The first half of Richard Quinn’s Spring-Summer 2023 show resembled a funeral procession: all-black, regal-inspired looks. Credit: Kate Green/BFC/Getty Images
Crowns, veils and wide-brimmed hats were sent down the runway as a video montage of Her Majesty’s life played in the background. Credit: Kate Green/BFC/Getty Images
The female gaze
Rocha — a renegade romanticist whose subversive and often gothic take on femininity has won her many accolades, including the prestigious British Womenswear Designer Award in 2016 — made her menswear debut with a gender-inclusive collection this season. In the fresco-covered halls of London’s Old Bailey criminal court, the Irish-British designer offered a new spin on masculine dressing, with tutus, ribbon-laced ballet flats and bow-strewn backpacks. Khaki trench coats were adorned with red and green crystals arranged into poppies, while chunky belt-chains (like those typical of late aughts emo fashion) contrasted with delicate ruching.
Bow-topped backpacks, pearl earrings and embellished belt chains were key accessories in Simone Rocha’s show. Credit: Ben Broomfield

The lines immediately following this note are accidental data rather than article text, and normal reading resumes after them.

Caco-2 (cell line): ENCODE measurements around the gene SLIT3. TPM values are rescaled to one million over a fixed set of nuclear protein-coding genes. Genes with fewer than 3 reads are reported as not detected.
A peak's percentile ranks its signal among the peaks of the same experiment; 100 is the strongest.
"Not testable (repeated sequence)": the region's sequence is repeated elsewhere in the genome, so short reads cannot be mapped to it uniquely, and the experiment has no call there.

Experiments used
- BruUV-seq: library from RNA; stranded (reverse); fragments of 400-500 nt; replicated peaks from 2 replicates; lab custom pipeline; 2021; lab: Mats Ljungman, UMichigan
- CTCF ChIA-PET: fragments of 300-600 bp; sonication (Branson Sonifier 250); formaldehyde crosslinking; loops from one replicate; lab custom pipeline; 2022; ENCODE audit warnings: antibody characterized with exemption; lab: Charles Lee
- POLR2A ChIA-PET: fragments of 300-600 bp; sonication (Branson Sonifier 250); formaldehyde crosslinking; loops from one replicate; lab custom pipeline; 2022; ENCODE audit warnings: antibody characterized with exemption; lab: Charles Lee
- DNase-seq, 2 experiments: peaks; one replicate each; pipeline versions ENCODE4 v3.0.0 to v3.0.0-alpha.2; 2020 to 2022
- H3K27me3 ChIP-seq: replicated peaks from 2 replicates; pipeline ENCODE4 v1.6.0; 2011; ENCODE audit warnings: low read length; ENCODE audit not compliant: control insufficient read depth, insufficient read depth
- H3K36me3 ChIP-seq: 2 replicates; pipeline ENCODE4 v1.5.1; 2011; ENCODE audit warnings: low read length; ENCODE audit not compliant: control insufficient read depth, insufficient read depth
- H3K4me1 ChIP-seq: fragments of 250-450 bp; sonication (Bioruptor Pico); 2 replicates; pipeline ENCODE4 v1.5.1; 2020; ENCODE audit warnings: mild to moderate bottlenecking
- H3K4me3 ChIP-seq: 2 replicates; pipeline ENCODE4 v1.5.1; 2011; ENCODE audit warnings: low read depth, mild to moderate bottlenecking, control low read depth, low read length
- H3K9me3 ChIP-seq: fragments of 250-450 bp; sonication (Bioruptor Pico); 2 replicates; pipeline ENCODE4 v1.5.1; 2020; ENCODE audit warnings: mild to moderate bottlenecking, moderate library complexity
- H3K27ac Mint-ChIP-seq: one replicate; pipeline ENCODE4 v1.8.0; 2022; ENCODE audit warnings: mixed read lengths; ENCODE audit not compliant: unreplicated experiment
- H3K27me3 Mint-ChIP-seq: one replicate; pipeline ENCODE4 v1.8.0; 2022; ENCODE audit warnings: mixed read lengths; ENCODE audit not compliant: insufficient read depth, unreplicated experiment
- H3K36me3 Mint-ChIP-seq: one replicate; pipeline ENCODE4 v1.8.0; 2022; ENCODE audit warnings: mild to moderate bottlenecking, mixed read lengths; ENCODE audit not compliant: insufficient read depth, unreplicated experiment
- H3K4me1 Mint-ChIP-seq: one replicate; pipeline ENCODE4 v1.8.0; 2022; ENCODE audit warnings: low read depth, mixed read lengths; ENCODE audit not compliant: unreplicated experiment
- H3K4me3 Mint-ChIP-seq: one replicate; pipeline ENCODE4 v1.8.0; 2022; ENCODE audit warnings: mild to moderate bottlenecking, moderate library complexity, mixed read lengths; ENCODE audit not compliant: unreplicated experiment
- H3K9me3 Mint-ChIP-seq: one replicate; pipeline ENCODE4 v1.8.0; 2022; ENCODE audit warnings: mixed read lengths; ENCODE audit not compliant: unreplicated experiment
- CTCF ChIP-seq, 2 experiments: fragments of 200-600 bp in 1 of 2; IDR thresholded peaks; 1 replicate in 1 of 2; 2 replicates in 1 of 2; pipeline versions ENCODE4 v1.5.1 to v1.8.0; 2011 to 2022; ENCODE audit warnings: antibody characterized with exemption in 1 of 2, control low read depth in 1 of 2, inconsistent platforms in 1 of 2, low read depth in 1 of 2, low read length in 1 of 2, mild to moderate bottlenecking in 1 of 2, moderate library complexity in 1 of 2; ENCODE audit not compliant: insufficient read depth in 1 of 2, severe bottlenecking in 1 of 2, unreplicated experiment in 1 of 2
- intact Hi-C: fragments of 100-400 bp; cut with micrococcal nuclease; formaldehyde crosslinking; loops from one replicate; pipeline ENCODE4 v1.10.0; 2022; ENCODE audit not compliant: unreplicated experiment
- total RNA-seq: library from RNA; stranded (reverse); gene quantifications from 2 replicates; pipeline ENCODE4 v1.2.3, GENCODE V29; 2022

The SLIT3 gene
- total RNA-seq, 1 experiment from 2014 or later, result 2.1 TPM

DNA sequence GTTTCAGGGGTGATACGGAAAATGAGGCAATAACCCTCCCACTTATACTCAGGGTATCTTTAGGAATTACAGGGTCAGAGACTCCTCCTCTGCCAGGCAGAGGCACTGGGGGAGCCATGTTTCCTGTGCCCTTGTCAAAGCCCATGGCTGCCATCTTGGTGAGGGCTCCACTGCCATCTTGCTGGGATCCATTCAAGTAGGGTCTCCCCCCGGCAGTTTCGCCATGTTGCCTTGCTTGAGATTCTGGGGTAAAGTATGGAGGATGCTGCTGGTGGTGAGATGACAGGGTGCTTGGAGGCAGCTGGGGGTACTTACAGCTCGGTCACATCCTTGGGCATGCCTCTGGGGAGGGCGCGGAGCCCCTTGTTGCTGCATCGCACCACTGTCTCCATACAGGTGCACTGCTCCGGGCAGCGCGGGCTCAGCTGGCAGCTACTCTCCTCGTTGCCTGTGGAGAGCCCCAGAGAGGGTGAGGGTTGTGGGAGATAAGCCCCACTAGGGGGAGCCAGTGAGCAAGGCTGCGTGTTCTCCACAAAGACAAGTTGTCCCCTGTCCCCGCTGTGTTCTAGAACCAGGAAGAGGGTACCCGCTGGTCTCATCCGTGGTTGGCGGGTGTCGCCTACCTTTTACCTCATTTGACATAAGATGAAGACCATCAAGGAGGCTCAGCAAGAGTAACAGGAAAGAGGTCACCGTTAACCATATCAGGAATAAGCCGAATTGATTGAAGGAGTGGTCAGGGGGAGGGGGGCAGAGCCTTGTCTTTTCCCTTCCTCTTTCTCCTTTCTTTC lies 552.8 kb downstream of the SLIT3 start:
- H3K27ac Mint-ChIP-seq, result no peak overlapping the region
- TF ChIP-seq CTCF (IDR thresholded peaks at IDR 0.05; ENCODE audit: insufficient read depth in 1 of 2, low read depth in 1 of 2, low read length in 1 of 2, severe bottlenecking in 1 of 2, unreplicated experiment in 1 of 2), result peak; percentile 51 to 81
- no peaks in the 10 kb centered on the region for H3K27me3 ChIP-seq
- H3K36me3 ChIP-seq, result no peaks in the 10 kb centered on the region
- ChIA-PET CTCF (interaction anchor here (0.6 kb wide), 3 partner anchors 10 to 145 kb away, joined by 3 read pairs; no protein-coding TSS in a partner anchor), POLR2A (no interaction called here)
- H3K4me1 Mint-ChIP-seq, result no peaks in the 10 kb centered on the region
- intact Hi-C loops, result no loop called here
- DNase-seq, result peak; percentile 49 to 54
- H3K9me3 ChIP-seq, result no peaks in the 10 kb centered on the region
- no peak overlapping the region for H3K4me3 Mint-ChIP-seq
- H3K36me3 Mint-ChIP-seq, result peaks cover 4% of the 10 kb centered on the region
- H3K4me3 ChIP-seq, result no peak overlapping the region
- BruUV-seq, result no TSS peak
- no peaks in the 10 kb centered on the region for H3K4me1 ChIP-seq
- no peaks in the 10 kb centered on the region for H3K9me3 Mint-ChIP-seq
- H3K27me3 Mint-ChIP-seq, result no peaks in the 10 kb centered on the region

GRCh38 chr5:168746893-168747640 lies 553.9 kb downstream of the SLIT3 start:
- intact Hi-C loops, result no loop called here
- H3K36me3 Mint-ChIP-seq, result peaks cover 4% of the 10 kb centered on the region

Models strutted down the runway in ribbon-tied ballet flats, too. Credit: Ben Broomfield
Molly Goddard trimmed suits and shirts with her signature ruffles. Credit: Ben Broomfield
Men’s skirts also featured on Goddard’s runway. Credit: Ben Broomfield
All across the Spring-Summer 2023 schedule, collections were thrumming with feminine energy. Chinese designer Yuhan Wang found inspiration in female pilots, as she reimagined aviator uniforms and helmets in florid prints and ethereal fabrics like silk organza. For Halpern, the enduring glamour of his mother — who continued to host, and dress accordingly for, lavish house parties fit for a New York City socialite, even after the family relocated upstate — shaped his Spring-Summer designs. Rejina Pyo presented this season on the 28th floor of a London skyscraper, with an array of office-appropriate tailoring, evening dresses and mules made for walking — all against a spoken soundscape exalting the beauty of working women.
Brazilian designer Karoline Vitto’s collection of cut-out mini dresses and off-beat evening wear, staged by the nonprofit talent incubator Fashion East, was a love letter to “the most controversial and overlooked aspects of the female form,” according to the show notes. In a partnership with the casting agency AAMO, Vitto’s show exclusively featured curvy and plus-size models between UK sizes 10 and 20, in the hopes of setting a precedent for the industry.
Designer Karoline Vitto’s collection focused on “the female form” with cut-outs and curvy lines. Credit: Chris Yates
Vitto’s show only cast models larger than a UK size 10 (US 8). Credit: Chris Yates